Principal Investigator: Dr Simon Archer
Institution: University of Surrey, GuildfordTags: 59619, Circadian, cognition, exome sequence, health, PERIOD3 VNTR, sleep
The circadian body clock regulates the daily temporal organisation of many of the body’s 24h rhythms including metabolism, immune function, cell growth, cognition, and the sleep-wake cycle. PERIOD3 (PER3) is one of the genes that regulates the circadian clock. In studies with small numbers of participants (up to 675), we have found that a particular genetic variant within PER3 is associated with diurnal preference, sleep-wake timing, brain activity, light sensitivity, cognitive performance, and a clinical condition called delayed sleep phase disorder where people go to bed and get up very late. Other small-scale studies have also shown links with bipolar disorder, diabetes, schizophrenia, cancer and addiction. The aim of this project is to investigate in greater detail the potential links between this PER3 variant with a much wider range of health conditions in the large UK Biobank cohort of participants.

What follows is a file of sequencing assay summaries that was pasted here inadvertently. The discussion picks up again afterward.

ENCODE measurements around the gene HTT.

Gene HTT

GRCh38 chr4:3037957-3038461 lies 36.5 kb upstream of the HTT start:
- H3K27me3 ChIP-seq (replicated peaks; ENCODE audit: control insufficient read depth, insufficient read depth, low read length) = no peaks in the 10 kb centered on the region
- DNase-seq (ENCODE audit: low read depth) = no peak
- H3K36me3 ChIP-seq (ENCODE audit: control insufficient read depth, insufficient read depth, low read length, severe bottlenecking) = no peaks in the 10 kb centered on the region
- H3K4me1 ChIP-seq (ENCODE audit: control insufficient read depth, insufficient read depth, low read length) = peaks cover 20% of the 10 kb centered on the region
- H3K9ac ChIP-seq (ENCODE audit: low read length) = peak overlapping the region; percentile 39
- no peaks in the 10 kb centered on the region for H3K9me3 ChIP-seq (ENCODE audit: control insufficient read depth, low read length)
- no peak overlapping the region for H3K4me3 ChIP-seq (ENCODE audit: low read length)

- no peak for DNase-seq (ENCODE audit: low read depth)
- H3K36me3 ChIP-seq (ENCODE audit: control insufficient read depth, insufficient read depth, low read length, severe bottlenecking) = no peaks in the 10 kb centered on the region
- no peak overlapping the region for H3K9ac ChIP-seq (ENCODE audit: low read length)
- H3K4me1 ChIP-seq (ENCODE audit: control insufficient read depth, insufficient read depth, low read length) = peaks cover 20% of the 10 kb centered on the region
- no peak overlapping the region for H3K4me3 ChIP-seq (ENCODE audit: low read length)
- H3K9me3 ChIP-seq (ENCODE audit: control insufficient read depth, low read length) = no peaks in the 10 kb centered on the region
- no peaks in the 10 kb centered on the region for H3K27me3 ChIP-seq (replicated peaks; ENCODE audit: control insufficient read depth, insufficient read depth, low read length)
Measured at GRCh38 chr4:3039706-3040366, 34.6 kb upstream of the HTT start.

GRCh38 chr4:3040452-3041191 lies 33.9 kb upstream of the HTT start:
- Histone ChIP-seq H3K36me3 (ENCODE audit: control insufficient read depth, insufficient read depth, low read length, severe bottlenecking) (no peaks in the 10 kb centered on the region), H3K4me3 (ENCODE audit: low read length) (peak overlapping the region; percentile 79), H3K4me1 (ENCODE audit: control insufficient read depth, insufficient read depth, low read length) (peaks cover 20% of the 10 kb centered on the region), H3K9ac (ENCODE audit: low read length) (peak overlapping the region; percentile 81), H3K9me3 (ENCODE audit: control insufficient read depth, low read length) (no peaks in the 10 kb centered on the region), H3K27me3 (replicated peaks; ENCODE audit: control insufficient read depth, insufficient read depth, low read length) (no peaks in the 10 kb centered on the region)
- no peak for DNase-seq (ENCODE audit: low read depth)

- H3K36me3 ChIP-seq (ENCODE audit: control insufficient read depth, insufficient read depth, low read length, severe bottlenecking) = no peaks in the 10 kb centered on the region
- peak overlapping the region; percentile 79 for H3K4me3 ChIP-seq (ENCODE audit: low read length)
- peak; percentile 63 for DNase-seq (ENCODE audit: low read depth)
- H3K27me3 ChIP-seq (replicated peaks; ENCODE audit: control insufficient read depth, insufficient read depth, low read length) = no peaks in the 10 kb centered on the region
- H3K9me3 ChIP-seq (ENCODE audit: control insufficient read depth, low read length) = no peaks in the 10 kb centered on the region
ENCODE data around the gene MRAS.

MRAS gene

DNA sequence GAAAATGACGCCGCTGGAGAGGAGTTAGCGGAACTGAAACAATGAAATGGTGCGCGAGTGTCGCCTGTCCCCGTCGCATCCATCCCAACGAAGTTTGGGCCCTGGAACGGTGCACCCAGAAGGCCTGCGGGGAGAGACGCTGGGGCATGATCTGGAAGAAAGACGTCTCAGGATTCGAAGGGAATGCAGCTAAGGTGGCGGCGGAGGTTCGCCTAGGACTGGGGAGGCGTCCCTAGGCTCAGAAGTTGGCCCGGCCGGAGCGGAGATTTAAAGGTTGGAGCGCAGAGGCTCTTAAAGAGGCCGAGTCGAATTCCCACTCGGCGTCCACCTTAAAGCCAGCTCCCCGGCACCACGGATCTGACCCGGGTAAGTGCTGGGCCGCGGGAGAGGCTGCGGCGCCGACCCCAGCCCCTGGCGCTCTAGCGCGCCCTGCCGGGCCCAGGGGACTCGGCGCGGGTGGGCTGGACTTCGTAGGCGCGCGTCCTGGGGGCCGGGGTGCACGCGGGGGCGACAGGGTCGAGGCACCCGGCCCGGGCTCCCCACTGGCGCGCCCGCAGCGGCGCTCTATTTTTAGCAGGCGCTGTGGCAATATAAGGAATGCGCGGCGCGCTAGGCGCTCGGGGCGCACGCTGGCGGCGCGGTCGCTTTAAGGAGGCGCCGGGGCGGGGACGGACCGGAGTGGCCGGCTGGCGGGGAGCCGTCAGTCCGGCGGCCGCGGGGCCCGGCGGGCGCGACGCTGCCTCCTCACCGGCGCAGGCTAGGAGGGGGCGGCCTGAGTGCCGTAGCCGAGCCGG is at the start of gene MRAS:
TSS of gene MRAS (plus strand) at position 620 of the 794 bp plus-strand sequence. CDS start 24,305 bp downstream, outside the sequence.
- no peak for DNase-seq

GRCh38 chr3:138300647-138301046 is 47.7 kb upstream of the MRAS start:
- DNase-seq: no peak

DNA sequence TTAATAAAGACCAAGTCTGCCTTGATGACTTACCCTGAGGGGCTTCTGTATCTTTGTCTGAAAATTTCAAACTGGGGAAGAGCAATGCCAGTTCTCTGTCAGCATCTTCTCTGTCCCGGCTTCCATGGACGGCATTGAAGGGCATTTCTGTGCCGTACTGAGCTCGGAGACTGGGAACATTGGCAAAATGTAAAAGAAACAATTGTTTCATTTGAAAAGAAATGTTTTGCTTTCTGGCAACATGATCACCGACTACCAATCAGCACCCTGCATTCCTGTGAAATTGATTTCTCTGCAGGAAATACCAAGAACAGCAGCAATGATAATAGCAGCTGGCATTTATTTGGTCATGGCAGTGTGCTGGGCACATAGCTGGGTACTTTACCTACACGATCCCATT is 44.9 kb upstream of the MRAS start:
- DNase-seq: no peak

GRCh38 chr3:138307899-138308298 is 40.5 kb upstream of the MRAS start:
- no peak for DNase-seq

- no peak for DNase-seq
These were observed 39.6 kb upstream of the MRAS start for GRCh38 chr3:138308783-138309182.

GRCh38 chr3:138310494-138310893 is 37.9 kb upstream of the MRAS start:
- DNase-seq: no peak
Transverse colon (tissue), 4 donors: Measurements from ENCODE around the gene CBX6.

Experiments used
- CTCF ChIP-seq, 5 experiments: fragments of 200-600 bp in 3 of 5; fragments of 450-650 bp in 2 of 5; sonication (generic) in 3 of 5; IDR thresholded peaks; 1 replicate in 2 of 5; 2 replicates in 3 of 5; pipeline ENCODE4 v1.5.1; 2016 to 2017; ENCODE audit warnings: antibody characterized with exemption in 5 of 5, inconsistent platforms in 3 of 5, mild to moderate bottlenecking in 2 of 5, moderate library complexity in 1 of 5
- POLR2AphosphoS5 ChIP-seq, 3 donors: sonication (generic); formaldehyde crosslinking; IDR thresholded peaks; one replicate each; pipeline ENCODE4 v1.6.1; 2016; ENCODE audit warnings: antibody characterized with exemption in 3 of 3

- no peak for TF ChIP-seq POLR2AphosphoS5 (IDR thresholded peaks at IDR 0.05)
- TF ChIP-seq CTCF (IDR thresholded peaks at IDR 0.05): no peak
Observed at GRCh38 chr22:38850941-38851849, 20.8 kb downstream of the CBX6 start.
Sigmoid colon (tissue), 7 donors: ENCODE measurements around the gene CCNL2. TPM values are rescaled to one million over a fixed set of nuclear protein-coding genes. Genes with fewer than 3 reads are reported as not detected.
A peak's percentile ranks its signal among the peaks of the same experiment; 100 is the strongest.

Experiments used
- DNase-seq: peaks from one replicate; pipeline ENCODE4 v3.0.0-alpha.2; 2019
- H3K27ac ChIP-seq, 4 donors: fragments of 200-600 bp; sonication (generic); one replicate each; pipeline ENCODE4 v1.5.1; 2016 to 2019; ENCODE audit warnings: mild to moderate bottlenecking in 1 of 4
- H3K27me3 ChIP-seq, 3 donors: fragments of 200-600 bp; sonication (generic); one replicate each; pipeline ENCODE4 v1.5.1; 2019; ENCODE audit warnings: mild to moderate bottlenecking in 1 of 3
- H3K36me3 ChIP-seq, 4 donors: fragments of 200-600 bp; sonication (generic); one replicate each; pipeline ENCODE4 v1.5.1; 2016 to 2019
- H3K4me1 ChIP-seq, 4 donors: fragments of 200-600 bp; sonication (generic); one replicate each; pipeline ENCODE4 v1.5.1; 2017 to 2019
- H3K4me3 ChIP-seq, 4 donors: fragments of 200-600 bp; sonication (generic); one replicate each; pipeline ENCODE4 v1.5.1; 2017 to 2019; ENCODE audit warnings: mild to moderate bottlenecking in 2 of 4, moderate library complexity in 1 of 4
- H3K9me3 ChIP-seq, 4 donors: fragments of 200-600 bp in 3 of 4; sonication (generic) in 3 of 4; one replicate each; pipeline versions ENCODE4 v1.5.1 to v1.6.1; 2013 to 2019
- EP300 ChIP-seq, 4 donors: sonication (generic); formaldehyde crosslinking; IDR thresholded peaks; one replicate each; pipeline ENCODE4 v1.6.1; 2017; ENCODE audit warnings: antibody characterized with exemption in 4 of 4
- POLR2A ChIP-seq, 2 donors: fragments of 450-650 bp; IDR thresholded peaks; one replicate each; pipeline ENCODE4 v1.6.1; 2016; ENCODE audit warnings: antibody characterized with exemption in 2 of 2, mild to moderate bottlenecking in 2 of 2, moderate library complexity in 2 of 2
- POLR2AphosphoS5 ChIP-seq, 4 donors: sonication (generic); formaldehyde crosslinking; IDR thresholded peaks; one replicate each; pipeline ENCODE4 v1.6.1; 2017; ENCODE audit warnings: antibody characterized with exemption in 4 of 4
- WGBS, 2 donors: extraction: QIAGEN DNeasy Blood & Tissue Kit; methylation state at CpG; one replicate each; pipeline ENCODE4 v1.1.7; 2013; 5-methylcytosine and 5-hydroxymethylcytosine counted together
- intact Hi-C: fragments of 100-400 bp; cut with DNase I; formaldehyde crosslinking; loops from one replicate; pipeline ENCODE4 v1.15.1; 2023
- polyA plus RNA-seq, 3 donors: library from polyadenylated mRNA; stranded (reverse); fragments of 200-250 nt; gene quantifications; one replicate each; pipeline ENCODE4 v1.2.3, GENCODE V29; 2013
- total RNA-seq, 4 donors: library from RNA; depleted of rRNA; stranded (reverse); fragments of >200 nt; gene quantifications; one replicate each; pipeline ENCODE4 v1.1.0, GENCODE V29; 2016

The PER3 variant that we are interested in is a repeated section of DNA of up to 270 nucleotides (the individual building blocks of DNA). The UK Biobank holds a vast array of health-related data from 488,000 people and is also following the health of those people. It has also previously released genetic data from the same people but crucially those data only contain information about single nucleotide variants and not repeated sections like the one in PER3 that we are interested in. However, the UK Biobank has now released an updated database of genetic variants that does include repeated sections of DNA. So, the rationale for this project, which will last 3 years, is to investigate the PER3 repeat variant in a much larger group of people whose health status has been extensively characterised. This means that we will be able to determine in much more detail how this variant in a circadian clock gene affects short and long-term health. This particular PER3 variant is common in the UK population; around 10% of us have two copies of the rare variant and around 45% carry one copy. Therefore, a much greater understanding of how this PER3 variant contributes to health could have an important public health impact.